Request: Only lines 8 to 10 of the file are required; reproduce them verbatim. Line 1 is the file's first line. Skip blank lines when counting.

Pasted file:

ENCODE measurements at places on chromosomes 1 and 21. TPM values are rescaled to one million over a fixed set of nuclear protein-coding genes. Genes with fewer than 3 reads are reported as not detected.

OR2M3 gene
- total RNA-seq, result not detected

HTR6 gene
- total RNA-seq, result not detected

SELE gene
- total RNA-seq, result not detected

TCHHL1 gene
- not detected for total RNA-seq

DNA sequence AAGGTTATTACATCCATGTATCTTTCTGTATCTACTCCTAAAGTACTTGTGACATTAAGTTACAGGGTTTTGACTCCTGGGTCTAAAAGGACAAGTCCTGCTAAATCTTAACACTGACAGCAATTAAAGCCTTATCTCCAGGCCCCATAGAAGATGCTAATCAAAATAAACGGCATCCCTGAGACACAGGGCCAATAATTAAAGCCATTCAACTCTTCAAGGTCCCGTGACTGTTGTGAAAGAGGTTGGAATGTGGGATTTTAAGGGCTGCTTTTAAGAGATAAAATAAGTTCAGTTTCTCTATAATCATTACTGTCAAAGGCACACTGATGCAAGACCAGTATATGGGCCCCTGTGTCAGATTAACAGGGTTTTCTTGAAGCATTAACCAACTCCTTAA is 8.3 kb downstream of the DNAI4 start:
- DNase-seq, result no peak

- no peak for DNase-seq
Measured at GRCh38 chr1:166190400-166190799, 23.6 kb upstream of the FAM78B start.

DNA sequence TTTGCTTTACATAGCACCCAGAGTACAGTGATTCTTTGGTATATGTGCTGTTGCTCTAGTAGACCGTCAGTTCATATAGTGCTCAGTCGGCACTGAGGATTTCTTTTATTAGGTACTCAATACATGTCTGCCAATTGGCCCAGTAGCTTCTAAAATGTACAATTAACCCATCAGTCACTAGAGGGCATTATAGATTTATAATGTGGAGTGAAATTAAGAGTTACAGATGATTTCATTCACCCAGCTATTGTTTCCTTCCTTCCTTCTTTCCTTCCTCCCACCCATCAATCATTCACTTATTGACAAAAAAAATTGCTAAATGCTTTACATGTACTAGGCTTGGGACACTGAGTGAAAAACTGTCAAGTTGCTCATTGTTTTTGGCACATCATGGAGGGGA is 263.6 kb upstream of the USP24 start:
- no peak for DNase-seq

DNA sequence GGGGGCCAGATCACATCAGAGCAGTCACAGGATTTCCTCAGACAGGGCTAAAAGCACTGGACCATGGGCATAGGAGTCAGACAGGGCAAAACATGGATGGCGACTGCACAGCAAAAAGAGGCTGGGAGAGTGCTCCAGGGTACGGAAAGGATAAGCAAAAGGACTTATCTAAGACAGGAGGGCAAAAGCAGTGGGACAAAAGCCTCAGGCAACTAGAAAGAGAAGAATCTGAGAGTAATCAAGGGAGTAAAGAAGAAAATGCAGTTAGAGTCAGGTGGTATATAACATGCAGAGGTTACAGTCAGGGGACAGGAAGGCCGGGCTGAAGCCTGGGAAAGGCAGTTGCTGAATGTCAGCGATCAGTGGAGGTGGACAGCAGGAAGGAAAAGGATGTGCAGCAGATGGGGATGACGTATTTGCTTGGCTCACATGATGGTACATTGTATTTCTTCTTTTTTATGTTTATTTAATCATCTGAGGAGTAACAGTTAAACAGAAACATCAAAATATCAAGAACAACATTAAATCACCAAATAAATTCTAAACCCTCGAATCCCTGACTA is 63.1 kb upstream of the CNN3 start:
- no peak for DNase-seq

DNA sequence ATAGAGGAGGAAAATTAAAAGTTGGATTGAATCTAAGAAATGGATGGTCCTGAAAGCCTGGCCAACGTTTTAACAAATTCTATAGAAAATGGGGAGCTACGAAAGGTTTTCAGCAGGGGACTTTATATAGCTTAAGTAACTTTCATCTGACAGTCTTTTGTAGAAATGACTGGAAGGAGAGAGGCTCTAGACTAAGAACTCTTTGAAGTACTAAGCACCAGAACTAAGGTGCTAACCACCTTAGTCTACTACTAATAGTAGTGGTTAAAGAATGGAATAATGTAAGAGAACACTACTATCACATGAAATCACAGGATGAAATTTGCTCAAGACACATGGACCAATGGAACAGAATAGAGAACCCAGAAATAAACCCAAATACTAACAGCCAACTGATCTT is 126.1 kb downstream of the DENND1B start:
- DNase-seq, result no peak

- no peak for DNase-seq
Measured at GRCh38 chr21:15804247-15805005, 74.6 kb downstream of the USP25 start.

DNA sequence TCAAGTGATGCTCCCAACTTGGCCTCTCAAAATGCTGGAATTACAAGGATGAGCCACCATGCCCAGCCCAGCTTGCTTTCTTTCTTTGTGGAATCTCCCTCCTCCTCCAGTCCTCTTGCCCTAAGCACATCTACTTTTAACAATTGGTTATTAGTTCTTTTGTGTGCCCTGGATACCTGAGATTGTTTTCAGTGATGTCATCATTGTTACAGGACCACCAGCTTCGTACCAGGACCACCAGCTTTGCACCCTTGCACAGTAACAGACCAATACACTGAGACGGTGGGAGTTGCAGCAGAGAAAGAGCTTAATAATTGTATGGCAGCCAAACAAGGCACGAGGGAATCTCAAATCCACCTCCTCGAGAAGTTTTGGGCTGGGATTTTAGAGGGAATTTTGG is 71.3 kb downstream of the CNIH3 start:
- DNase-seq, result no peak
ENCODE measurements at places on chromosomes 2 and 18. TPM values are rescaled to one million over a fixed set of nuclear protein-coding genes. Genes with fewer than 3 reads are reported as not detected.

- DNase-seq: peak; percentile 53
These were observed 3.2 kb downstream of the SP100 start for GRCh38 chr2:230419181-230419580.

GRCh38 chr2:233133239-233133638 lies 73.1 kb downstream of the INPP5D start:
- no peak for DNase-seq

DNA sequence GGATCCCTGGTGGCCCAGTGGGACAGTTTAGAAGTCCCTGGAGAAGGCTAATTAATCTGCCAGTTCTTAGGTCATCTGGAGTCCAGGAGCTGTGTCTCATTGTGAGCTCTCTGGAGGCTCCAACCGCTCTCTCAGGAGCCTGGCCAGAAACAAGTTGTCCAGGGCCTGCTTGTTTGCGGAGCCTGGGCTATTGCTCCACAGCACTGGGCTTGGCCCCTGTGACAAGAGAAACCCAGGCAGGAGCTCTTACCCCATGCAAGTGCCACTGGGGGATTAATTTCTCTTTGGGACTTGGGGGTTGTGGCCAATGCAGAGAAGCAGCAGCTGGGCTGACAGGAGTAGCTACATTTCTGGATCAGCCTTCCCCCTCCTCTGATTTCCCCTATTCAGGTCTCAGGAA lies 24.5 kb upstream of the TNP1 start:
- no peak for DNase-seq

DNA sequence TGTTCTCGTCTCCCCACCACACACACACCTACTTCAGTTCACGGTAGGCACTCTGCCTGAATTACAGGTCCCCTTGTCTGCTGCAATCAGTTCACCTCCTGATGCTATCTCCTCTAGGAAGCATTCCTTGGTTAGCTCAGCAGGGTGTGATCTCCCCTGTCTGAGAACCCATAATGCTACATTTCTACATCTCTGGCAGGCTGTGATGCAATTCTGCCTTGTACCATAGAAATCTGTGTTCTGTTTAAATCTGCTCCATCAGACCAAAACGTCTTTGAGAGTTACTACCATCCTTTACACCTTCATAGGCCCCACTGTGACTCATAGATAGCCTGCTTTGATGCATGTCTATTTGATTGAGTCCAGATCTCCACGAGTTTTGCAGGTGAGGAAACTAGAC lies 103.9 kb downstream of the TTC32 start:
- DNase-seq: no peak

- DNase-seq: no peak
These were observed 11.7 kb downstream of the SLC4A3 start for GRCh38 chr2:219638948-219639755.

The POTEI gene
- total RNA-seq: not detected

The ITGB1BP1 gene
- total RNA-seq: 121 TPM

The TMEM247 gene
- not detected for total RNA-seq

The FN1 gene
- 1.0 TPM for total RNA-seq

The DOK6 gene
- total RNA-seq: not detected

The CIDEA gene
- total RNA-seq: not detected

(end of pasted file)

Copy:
TCHHL1 gene
- not detected for total RNA-seq

DNA sequence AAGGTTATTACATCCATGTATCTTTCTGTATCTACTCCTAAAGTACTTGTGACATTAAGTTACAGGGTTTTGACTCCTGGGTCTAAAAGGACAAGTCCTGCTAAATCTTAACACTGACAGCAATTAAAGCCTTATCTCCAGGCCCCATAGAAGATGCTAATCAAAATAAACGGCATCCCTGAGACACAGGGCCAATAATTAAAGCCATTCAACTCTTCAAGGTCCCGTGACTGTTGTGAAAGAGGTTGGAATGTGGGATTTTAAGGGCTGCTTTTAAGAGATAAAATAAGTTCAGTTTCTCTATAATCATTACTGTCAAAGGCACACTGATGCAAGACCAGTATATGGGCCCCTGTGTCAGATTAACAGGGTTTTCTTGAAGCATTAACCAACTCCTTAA is 8.3 kb downstream of the DNAI4 start: